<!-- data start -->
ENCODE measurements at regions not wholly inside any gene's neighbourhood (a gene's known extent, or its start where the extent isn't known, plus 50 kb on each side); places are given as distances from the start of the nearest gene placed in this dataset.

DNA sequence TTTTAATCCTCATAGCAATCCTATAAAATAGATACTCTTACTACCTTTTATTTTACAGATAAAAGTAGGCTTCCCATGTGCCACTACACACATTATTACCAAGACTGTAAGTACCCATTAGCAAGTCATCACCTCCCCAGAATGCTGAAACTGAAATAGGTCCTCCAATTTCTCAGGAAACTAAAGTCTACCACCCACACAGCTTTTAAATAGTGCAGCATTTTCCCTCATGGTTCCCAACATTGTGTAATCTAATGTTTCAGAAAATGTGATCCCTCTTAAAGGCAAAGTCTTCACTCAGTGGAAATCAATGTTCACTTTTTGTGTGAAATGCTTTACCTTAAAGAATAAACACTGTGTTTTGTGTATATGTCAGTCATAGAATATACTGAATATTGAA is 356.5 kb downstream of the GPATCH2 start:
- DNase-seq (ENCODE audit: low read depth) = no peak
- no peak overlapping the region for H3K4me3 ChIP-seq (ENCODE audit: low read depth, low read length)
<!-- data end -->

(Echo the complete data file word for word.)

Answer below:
ENCODE measurements at regions not wholly inside any gene's neighbourhood (a gene's known extent, or its start where the extent isn't known, plus 50 kb on each side); places are given as distances from the start of the nearest gene placed in this dataset.

DNA sequence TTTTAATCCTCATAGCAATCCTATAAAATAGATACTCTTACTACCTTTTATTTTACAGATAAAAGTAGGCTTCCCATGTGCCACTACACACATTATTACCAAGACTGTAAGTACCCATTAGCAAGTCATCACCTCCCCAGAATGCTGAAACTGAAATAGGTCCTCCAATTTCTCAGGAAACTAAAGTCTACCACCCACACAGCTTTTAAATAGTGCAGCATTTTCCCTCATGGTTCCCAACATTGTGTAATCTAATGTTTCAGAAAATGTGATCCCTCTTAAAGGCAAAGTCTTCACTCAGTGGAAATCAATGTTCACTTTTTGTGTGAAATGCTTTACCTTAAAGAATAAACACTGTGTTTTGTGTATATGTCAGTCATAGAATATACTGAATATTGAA is 356.5 kb downstream of the GPATCH2 start:
- DNase-seq (ENCODE audit: low read depth) = no peak
- no peak overlapping the region for H3K4me3 ChIP-seq (ENCODE audit: low read depth, low read length)